By Colum Lynch and Abigail Hauslohner Washington Post
Hauslohner reported from Cairo. Julie Tate and Sari Horwitz in Washington contributed to this report.
Before bin Laden, there was the “blind sheik.”
A generation ago, Sheik Omar Abdel Rahman stood as the embodiment of Islamist terrorism: The bearded religious extremist with the trademark red-and-white cap and dark sunglasses helped orchestrate the first bombing of the World Trade Center, in 1993, and plotted several unrealized attacks against other New York landmarks.
Two decades of imprisonment in high-security detention centers in the United States have diminished his public profile. But the Egyptian cleric is gaining notoriety among a new generation of Muslim holy warriors, and he has become a cause celebre for Islamist political leaders who came to power during the Arab Spring.
Egyptian President Mohamed Morsi assumed office with a pledge to press the United States for Abdel Rahman’s release.
In October, al-Qaeda chief Ayman al-Zawahiri released a video in which he called on Egyptians to kidnap Americans to exchange for the blind sheik.
And Mokhtar Belmokhtar, the leader of a jihadist brigade that attacked American and European oil workers this month at a natural gas facility in Algeria, placed Abdel Rahman’s liberty on his list of political demands.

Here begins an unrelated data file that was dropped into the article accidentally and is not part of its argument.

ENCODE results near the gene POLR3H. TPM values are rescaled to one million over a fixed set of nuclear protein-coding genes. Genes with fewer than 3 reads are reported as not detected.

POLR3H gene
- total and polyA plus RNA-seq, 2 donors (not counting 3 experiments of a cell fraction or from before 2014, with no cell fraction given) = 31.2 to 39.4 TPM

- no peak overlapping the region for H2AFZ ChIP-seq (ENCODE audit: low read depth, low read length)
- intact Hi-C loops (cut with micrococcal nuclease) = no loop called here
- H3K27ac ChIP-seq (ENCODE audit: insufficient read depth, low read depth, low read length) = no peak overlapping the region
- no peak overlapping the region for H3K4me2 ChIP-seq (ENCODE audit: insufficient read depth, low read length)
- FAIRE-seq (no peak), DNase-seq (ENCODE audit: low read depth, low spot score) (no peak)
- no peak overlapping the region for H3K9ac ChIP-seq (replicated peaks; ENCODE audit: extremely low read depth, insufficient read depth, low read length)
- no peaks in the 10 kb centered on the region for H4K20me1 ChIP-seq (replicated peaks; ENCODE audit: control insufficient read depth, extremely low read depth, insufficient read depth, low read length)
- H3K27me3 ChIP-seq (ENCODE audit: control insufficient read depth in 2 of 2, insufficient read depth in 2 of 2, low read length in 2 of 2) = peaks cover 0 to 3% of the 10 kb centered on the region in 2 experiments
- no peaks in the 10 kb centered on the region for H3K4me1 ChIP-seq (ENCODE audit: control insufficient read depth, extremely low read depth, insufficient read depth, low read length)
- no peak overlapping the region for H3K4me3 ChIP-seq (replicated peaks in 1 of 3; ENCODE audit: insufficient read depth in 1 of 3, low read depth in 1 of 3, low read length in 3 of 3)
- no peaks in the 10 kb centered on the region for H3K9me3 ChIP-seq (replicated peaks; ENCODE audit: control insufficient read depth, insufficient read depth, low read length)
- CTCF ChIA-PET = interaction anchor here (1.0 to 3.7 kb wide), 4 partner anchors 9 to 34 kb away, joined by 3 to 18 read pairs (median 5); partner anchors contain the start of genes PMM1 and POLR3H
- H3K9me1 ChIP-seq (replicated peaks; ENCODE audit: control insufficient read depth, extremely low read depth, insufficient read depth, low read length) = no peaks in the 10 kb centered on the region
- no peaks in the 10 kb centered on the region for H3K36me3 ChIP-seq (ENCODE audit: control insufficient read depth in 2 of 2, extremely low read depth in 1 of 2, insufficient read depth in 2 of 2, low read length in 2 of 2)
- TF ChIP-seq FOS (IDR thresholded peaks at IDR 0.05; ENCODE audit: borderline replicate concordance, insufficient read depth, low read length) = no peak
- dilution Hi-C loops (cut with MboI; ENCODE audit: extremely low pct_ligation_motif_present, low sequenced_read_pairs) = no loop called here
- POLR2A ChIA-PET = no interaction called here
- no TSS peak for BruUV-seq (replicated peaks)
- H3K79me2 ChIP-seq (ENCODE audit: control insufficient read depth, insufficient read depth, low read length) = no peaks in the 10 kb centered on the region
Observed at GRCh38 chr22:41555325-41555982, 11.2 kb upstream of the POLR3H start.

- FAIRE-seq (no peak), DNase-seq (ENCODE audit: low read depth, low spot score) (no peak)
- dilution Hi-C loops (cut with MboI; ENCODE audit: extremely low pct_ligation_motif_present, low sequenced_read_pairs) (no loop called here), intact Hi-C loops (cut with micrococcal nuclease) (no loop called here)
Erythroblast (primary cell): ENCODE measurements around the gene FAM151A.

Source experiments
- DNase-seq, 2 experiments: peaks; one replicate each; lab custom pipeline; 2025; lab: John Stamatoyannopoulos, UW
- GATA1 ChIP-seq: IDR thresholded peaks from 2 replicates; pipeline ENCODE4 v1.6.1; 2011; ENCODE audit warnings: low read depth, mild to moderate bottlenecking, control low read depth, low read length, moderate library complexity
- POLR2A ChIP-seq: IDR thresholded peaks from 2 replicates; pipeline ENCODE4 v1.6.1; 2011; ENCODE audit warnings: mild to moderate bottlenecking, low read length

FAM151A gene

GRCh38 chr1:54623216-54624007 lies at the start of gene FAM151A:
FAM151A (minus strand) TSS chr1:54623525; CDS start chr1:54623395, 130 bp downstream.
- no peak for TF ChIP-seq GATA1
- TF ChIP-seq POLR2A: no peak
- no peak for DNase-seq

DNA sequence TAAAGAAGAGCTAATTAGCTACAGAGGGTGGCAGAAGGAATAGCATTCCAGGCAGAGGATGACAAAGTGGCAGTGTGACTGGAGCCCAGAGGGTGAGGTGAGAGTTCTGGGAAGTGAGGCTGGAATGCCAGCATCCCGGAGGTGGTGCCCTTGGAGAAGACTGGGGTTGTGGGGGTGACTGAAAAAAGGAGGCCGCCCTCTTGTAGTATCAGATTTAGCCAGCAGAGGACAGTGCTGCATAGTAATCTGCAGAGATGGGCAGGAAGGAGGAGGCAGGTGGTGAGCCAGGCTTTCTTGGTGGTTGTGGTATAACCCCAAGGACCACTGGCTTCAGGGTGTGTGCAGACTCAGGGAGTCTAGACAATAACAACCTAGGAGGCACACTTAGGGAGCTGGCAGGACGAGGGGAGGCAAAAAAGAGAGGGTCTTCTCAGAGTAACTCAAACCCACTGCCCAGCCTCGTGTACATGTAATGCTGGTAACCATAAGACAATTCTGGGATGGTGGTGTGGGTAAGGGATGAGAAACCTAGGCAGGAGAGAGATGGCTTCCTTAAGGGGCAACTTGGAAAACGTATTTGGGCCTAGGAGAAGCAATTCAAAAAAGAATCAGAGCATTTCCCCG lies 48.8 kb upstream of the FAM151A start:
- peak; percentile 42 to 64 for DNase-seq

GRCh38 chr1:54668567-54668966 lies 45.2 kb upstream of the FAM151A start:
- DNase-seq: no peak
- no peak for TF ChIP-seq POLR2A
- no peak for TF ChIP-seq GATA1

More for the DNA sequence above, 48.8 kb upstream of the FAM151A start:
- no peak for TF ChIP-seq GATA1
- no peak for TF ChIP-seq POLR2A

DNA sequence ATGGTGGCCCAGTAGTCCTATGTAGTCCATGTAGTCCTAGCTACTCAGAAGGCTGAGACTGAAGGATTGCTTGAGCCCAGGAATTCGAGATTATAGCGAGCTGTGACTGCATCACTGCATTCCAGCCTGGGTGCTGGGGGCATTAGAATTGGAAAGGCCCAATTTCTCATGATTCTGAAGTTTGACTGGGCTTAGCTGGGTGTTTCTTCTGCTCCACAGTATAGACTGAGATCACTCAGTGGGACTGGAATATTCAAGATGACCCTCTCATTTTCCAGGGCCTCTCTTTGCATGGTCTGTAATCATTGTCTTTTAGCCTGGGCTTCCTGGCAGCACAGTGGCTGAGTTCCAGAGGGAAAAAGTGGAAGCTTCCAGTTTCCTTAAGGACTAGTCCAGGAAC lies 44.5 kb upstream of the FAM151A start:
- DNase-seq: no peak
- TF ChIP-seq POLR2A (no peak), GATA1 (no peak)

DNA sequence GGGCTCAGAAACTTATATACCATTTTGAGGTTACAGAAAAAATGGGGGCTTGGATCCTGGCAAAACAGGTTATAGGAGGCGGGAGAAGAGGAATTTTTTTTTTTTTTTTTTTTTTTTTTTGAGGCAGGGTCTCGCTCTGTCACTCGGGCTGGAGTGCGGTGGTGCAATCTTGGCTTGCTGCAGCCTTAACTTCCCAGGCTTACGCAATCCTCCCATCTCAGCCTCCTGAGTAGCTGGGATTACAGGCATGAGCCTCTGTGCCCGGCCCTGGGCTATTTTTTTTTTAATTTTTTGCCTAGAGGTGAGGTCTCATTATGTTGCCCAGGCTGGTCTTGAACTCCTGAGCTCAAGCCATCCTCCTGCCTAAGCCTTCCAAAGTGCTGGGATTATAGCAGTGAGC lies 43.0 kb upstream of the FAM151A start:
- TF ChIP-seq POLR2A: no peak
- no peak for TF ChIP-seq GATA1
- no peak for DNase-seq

Abdel Rahman “was the godfather of all Islamic movements,” said Zawahiri’s younger brother, Mohamed al-Zawahiri, who was released from prison in Egypt last year. “Maybe if he was not going through such injustice, 9/11 would not have happened. [Abdel Rahman’s imprisonment] was one of the reasons that the people felt so strongly about the American offenses against the Islamic people.”
Abdel Rahman, the 74-year-old spiritual leader of Gamaa Islamiya, or the Islamic Group, has been a revered figure in Islamist extremist circles since the early 1980s, when he was charged on suspicion of involvement in the 1981 assassination of Egyptian leader Anwar Sadat. He was later acquitted.